My grandmother was a good storyteller. She had a fund of tales about her pioneer ancestors, what her mother had told her. I loved sitting at her feet while she told me tales of our family. I discovered that I came from a long line of feisty Scottish women. That gave me an identity that stood me in good stead through my teenage years.
I also realised that when my adopted cousins and friends were searching for their biological parents, it was also for a sense of identity. Who did they really belong to? What was their story?
My mother startled me when she was her seventies. She asked me if she had done a good job bringing us up. Perhaps she could have done better … After reassuring her, I thought about this. Unlike most other cultures, the West has no ceremonies or occasions where we celebrate our loved ones as elders of our communities. How sad that they would spend their declining years wondering if they were valuable, if they had left a legacy, if their lives had been worthwhile.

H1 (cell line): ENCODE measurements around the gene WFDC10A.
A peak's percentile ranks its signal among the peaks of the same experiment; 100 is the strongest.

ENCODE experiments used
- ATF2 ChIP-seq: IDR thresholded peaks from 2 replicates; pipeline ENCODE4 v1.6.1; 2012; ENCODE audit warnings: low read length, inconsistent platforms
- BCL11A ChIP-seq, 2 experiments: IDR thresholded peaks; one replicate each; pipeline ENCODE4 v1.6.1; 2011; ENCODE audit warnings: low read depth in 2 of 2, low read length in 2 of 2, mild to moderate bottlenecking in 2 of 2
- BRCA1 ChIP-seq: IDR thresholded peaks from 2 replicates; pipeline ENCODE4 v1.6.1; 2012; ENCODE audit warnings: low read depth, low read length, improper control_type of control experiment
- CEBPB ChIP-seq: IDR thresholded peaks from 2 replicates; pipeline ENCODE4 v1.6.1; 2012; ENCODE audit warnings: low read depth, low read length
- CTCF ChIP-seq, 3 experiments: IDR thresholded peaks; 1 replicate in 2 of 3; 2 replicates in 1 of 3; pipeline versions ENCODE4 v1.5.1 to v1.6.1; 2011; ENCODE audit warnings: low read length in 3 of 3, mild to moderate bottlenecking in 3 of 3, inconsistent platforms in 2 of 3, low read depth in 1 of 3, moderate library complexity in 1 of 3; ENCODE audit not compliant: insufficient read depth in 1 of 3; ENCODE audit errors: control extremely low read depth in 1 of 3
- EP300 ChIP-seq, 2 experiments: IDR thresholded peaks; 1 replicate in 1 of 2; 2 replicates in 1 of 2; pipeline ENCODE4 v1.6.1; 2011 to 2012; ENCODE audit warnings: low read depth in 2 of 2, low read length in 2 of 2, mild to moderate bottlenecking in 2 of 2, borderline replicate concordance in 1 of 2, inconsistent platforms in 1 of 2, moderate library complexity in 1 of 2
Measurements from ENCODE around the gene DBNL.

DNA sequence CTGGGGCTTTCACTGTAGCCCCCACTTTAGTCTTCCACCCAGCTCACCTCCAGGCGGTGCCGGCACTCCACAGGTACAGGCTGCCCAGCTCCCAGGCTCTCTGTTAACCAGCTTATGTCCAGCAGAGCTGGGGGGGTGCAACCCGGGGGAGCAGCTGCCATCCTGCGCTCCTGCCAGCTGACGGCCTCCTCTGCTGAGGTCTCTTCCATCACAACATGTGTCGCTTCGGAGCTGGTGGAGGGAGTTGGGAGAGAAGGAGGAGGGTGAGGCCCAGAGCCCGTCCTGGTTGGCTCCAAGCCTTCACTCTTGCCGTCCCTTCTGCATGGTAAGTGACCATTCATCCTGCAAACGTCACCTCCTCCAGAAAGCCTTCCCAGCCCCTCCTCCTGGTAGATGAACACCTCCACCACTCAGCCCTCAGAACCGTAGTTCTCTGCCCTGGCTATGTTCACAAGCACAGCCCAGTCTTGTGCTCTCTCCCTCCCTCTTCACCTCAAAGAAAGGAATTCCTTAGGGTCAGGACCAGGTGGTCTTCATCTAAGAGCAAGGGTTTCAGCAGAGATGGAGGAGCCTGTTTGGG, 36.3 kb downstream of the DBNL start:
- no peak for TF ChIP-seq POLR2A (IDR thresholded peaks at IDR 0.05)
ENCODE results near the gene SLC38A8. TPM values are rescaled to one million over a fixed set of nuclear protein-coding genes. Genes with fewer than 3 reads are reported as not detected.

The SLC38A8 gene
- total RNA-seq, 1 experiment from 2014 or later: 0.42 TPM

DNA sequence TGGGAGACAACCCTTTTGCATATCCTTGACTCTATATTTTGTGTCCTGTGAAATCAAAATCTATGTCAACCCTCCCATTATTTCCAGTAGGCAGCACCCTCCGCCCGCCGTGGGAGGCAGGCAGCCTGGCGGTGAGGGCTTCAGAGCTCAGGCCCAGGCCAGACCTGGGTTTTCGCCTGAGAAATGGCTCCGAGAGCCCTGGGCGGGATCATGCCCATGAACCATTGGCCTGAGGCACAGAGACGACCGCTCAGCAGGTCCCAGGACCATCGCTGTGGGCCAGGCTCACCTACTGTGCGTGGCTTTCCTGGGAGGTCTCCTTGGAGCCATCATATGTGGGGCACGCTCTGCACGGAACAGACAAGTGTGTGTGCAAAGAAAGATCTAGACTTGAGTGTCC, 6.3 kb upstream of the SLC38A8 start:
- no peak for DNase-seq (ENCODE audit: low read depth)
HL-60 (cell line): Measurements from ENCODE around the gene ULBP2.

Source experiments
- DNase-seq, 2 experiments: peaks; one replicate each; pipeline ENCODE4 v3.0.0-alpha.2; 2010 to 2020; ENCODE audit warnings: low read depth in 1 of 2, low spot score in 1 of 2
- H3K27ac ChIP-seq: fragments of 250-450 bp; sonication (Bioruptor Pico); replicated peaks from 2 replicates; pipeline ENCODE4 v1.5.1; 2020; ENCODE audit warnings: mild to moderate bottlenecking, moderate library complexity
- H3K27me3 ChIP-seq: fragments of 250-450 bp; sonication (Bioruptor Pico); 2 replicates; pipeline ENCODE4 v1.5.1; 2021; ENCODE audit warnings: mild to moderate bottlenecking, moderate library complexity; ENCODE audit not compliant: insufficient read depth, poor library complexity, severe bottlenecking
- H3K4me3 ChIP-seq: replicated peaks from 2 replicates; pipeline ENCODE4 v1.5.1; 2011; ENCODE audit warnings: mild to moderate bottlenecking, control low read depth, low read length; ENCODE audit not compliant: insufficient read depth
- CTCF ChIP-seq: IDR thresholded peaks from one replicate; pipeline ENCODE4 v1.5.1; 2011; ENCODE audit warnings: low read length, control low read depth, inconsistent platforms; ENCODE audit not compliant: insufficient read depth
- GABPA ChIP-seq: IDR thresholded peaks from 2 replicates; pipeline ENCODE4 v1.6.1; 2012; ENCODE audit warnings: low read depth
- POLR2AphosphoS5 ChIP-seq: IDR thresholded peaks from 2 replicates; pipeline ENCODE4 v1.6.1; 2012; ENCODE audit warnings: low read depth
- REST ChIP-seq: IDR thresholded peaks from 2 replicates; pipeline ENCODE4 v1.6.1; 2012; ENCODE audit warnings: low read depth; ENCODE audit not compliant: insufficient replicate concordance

Susan Pierotti, author of Manuscript to Market.
When I began to record life stories for our elders, they would always begin with, ‘Well, my story really isn’t so interesting.’ Not true! I believe that everyone has an interesting story; it’s just that not everyone is interested in telling it. When I interview elderly loved ones about their past, their faces light up because they are not only pleased that they can actually remember so much but because they know what they have to say will be relished by their children and grandchildren. It will form a stronger bond between them and leave a legacy. I’ve seen them become energised and joyous.
This is why I love telling people’s stories. It gives them a sense of identity in the telling and it shows them that their lives have meaning.
Creative Text Solutions founder
Life Stories Australia board member